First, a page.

The Fed told us absolutely nothing new from the FOMC meeting and changed nothing. All that buildup...wait for it...wait for it...sppplllllgggghhhhh (the was the air quickly let out of the balloon as it raced up and down before falling onto the ground). Rates stay the same, purchases stay at $85B/month, economic growth remains "modest" and they'll continue to monitor the employment picture and inflation to determine future actions by the Fed, etc., etc.

Bullish sentiment remains high, at least among the retail crowd. The professional money managers maybe not so much. Hat tip to Bob S. for bringing to my attention a Tyler Durden ( article about the "Love-Panic Index" from BNP Paribas bank. It was an interesting look at sentiment and market measurements that collectively shows where the market is on the "Love" vs. "Panic" cycle. This chart is from the beginning of June so it's already old data but I just wanted to show what they're measuring. I tried to blow up BNP's chart showing the various measurements they use in their collective index but it's still hard to read:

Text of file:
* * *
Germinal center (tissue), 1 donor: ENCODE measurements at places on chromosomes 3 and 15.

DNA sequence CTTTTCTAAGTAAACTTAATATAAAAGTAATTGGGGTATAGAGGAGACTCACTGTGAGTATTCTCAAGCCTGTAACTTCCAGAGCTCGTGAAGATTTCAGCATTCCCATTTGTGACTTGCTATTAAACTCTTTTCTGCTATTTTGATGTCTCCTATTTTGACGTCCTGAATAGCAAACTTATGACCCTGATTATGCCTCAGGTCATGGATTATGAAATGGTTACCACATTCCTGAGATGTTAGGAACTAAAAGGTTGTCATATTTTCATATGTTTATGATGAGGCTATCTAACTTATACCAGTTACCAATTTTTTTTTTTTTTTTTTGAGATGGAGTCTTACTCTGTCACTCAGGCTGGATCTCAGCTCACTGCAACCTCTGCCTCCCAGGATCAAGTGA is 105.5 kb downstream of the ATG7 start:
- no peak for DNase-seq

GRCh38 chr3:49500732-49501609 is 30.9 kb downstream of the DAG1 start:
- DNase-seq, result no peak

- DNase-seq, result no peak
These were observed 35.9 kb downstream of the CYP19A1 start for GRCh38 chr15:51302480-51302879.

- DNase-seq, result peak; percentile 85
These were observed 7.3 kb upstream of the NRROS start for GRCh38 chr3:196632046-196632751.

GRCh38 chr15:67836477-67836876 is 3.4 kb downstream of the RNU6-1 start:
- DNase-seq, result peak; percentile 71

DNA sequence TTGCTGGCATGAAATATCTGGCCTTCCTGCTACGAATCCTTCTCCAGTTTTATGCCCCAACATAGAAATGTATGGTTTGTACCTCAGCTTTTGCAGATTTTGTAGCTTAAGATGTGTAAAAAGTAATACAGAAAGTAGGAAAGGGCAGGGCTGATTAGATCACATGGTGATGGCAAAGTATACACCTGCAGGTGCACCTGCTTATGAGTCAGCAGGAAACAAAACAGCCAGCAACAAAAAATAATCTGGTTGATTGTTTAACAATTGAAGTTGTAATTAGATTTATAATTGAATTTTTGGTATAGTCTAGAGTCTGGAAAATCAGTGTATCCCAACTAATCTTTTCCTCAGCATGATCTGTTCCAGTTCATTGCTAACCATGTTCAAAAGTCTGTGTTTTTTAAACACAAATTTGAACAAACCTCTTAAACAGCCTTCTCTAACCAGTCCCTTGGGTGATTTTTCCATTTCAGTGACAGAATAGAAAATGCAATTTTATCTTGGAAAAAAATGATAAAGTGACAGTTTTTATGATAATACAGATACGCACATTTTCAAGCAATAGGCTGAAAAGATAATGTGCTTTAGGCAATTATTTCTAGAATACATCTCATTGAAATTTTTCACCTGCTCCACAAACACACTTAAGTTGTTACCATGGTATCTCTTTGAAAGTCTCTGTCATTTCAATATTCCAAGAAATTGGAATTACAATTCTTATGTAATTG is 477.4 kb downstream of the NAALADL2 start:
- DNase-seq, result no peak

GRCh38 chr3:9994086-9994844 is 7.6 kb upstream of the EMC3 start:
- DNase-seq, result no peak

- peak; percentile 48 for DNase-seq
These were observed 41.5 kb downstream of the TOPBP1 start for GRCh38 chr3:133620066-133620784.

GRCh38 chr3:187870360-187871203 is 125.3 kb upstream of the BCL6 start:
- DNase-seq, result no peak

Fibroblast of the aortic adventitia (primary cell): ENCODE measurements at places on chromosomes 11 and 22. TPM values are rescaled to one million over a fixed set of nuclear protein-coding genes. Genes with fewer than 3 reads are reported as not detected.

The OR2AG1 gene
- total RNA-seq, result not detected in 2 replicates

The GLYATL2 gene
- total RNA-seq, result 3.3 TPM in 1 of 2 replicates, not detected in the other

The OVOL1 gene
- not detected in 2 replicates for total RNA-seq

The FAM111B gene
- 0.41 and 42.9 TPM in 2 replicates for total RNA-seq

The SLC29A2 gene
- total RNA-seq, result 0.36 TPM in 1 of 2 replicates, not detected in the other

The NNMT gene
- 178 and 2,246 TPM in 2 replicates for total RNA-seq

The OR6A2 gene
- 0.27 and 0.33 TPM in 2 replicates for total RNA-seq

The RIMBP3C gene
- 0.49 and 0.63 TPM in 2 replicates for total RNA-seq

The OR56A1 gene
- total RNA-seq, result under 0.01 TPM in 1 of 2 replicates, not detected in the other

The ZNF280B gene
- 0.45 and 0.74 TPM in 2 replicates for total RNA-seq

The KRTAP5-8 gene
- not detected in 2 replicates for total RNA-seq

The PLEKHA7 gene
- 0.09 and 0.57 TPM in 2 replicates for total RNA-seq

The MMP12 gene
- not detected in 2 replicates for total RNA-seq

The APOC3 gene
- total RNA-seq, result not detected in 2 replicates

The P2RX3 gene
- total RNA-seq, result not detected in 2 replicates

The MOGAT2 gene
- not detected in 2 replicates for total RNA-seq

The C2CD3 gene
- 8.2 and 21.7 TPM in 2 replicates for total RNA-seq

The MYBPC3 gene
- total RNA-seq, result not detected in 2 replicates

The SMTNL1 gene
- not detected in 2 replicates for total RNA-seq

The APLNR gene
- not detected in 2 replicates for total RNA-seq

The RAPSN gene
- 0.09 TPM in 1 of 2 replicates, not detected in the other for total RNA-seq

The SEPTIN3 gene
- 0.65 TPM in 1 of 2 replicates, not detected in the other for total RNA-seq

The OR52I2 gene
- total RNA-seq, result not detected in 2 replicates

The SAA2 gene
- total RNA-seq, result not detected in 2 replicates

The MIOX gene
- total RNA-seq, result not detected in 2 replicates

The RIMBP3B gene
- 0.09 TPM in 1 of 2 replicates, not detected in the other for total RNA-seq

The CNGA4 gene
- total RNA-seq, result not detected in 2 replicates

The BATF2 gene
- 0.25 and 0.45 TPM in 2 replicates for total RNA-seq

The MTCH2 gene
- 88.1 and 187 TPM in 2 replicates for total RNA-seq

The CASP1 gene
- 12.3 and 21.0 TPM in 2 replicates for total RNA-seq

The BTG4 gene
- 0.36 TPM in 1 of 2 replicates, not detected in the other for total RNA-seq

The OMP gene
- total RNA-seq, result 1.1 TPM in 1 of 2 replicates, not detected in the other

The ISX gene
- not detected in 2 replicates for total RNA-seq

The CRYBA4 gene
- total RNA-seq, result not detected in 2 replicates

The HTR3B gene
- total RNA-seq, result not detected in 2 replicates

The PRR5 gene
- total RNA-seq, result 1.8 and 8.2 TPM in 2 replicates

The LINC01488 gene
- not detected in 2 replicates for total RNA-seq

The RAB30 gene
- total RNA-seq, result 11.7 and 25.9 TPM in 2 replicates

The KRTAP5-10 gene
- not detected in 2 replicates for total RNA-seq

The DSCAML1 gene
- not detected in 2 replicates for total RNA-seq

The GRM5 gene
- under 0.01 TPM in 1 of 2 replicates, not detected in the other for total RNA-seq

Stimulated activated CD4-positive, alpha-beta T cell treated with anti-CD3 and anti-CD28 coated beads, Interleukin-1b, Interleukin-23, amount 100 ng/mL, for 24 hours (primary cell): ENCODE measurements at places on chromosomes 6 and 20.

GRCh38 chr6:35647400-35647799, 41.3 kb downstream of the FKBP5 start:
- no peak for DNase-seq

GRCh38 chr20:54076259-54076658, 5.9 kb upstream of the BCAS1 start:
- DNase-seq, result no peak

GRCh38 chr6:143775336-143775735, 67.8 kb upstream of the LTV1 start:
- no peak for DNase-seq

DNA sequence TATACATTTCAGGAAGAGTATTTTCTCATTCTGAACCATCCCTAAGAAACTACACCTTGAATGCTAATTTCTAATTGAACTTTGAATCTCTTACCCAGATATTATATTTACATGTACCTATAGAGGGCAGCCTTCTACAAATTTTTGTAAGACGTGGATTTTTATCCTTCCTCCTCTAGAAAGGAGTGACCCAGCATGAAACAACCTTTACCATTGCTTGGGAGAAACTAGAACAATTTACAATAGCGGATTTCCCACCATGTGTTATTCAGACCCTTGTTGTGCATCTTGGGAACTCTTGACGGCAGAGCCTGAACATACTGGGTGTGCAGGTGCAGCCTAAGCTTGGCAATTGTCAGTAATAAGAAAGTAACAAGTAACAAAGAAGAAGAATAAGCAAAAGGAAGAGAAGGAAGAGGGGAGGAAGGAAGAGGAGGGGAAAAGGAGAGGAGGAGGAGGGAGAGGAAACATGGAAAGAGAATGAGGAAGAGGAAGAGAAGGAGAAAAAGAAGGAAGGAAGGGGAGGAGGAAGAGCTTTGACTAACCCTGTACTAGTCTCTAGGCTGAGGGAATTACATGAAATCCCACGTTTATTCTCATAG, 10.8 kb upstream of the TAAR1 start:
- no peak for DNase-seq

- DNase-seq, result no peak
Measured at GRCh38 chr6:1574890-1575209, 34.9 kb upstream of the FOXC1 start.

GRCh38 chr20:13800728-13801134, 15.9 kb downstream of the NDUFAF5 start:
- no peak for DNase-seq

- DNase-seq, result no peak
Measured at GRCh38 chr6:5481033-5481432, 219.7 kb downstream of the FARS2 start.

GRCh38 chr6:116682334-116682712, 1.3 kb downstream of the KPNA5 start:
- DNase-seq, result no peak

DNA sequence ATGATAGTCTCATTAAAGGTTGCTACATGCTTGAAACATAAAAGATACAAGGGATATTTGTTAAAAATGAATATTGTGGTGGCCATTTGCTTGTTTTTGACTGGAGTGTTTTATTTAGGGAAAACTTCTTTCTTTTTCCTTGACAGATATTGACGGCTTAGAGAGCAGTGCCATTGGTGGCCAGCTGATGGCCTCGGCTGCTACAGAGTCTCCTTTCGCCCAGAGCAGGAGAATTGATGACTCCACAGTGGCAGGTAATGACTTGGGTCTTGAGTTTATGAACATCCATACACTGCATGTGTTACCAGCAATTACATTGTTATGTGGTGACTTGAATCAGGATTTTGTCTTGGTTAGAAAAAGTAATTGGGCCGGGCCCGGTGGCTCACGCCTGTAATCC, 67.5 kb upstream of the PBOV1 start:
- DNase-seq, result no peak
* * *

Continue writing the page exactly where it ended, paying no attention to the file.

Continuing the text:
BNP measurements for their Love-Panic index

When the composite of these measurements is then plotted vs. SPX you can see how it correlates with the stock market (no surprise here). For the index, in the top portion of the chart, zero is in the middle and the index extremes are at -60 and +60. The green dashed line at -40 indicates "Panic" and a good time to buy while the red dashed line at +40 indicates "Love" and a good time to sell. This index actually peaked at the beginning of this year following the January rally. The rally since then has been on a declining "Love" scale, which indicates less enthusiasm in buying and a warning sign.